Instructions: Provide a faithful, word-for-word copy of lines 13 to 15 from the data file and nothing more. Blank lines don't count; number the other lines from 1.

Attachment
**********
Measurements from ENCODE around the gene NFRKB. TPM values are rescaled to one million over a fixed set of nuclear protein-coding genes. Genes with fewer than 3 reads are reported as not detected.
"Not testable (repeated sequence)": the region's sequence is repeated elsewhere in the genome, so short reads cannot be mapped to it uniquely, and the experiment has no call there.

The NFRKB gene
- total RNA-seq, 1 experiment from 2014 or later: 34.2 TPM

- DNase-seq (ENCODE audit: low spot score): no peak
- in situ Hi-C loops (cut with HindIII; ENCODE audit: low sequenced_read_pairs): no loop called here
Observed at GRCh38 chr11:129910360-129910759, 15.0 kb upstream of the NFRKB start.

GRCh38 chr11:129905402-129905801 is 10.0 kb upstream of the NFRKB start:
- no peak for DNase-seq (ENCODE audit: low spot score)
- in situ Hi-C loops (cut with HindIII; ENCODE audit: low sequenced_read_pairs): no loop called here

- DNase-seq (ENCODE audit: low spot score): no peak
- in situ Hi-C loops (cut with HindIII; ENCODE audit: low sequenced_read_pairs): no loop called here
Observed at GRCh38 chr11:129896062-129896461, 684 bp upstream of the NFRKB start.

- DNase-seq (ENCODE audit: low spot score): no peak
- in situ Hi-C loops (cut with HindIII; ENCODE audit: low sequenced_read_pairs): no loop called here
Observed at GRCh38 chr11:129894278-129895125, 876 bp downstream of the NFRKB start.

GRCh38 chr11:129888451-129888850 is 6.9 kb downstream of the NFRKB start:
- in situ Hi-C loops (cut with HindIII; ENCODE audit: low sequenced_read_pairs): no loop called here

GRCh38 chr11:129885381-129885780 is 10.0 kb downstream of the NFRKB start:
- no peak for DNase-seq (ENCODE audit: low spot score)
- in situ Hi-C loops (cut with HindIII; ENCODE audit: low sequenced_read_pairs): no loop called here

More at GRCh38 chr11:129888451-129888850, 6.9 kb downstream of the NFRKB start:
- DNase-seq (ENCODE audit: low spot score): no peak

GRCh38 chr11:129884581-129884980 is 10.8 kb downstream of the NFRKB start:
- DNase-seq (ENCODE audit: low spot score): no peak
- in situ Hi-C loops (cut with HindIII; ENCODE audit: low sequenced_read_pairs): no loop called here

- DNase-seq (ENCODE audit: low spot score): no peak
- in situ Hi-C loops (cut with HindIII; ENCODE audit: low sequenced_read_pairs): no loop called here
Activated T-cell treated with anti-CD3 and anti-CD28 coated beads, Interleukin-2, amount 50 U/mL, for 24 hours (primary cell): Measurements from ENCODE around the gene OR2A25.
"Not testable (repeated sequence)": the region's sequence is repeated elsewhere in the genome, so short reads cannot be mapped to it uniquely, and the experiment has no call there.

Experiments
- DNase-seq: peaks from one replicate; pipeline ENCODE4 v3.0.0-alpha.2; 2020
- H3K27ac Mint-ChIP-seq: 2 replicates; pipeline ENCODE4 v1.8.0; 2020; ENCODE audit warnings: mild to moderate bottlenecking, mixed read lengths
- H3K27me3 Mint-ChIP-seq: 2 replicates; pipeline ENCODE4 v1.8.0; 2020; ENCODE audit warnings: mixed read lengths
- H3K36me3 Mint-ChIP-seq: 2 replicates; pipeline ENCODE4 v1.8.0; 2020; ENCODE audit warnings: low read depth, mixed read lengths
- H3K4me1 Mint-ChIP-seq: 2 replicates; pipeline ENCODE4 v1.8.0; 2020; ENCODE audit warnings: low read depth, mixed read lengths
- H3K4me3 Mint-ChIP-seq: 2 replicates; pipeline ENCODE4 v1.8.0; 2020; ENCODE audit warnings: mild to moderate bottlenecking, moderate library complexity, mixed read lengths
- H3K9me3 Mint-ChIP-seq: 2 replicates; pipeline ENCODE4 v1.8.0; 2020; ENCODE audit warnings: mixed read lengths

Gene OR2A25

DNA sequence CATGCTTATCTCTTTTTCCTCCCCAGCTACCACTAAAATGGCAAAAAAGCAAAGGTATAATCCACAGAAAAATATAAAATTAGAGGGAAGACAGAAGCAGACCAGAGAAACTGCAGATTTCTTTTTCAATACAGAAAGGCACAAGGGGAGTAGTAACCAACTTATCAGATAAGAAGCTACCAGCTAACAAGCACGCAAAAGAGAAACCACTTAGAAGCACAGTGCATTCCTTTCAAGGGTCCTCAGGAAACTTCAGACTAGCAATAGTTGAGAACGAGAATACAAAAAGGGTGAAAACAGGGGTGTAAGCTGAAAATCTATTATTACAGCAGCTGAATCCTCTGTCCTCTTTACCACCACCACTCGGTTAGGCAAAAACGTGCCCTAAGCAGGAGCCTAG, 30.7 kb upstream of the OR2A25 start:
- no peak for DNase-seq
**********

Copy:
Observed at GRCh38 chr11:129896062-129896461, 684 bp upstream of the NFRKB start.

- DNase-seq (ENCODE audit: low spot score): no peak
- in situ Hi-C loops (cut with HindIII; ENCODE audit: low sequenced_read_pairs): no loop called here